Carleton University faces backlash for removing scales from gym
Published Sunday, March 12, 2017 8:18PM EDT
Carleton University’s decision to remove weight scales from its sprawling campus fitness centre in an effort to promote positive body image isn’t sitting well with a number of students who have taken to social media to weigh in.
The scale controversy was first reported by the university's student-run newspaper, The Charlatan. The paper said that the scales were replaced with a sign saying the decision is “in keeping with current fitness trends.”
The university claims the move was intended to encourage students to focus on wellness instead of weight.
“There are other alternatives to measure the success that were more accurate than just weighing themselves,” said Carleton wellness program manager Bruce Marshall in a statement to CTV Ottawa.
But much of the online ridicule accuses Carleton of pandering to a small group of gym users who are easily offended.
“Great policy,” wrote Reddit user BernieLeadon. “Next up, ban calculators because I'm flunking calculus and seeing them triggers me.”
“This idiocy is incredible. I use the scale all the time to track progress. So because people have no coping mechanisms the rest of us have to go without?” said Reddit user kewlbeanz83 in the same post.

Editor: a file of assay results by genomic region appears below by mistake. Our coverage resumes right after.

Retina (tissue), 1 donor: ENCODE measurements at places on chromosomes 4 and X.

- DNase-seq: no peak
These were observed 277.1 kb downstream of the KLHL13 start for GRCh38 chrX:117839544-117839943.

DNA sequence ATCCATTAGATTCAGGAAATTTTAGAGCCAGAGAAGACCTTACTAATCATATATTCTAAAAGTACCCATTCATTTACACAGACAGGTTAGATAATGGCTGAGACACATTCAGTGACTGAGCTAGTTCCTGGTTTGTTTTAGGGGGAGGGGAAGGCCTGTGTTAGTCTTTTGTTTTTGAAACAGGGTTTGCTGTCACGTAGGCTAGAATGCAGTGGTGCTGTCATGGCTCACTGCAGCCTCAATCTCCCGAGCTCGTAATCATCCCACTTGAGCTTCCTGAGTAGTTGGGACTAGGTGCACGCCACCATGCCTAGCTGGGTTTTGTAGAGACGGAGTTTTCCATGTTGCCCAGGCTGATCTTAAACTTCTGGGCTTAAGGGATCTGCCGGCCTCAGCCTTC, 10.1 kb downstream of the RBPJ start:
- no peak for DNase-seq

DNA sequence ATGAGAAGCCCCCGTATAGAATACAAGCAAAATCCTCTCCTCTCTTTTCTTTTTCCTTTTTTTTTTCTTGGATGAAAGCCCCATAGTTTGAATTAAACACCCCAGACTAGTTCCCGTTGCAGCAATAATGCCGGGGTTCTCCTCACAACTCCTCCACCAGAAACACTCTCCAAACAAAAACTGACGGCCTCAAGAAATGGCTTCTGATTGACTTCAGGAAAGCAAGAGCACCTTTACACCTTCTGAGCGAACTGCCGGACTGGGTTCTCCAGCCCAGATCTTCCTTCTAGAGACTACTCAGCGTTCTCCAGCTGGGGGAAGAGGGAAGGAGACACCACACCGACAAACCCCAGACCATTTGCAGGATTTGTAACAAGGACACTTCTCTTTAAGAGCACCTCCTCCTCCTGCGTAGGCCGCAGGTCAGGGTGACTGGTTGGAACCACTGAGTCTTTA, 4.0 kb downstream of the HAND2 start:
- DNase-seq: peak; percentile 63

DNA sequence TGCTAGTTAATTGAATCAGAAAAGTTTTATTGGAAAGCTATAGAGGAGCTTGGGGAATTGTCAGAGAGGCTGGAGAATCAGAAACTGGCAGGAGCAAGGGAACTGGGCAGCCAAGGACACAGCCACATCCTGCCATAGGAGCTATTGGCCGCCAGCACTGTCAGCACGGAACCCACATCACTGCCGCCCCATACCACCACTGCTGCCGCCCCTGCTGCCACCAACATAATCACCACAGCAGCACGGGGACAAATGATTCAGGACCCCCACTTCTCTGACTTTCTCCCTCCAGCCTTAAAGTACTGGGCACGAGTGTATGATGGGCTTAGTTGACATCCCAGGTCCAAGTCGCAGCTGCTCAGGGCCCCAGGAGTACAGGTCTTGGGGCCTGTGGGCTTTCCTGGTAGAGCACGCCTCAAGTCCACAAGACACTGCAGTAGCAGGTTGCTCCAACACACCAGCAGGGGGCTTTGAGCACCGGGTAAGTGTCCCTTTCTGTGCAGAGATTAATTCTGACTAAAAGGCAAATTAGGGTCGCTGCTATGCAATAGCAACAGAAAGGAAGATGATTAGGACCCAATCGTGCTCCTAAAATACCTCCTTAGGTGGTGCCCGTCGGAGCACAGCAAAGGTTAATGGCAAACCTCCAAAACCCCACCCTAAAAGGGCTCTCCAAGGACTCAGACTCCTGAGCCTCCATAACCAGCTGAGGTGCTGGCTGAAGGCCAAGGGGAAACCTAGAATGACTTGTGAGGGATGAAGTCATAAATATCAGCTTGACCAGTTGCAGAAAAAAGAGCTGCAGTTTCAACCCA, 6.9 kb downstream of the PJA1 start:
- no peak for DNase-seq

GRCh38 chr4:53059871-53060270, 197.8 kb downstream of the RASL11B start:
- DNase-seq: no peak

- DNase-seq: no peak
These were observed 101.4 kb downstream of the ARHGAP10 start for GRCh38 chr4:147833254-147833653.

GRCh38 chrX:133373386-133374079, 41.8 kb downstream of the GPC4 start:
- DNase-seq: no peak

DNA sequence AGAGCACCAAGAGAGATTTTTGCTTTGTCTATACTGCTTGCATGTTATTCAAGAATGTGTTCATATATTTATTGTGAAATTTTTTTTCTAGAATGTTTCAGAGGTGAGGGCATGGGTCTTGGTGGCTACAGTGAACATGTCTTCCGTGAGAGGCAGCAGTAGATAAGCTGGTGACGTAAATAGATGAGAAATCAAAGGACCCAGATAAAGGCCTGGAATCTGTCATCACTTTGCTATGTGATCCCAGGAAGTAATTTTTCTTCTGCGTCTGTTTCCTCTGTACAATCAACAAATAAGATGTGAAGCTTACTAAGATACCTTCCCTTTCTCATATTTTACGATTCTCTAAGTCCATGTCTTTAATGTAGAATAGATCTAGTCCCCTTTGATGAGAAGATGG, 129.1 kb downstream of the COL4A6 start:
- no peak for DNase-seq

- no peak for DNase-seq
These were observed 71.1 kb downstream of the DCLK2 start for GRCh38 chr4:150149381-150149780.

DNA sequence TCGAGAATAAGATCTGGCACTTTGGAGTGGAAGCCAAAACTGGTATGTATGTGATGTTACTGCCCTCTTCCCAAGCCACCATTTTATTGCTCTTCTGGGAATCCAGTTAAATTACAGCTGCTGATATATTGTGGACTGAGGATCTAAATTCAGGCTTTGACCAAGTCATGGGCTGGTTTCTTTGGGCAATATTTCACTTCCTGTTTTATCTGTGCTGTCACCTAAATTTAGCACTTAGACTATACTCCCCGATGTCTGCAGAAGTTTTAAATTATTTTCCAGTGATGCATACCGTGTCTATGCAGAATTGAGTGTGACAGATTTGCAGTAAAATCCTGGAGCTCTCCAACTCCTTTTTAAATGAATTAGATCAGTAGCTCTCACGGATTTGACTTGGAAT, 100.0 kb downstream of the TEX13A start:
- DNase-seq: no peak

So #Carleton gym removed the scale so that people won't be offended by the measurement it provides. Novel concept, don't step on the scale.— Aaron Bens (@TacticsAdvanced) March 10, 2017
Heard about @Carleton_U removing the scale from the gym. Embarassing as an alumni. Smarten up. Everyone there is an adult. Act like it.— Luke Côté (@lilyliveredlib) March 12, 2017
Opinions on campus are a little more reserved.
“I think it’s a little over the top. Everybody does things their own way. If people want to use the scales, I don’t think they should take them away from them,” said a student who spoke to CTV Ottawa.
“I don’t really understand the reasoning behind it, because I like to know what I weigh,” said another.
One certified personal trainer says the university may have a point. Stanley Victor says only two of his current roster of 12 clients use a scale to track their progress.
“The scale scares them,” he said. “It tells them they are not good enough and they are not seeing results.”
However, Victor says he does keep one on hand for clients who wish to keep track.
The school’s wellness program said it stands beside the decision, but continues to weigh the pros and cons.
With a report from CTV Ottawa’s Megan Shaw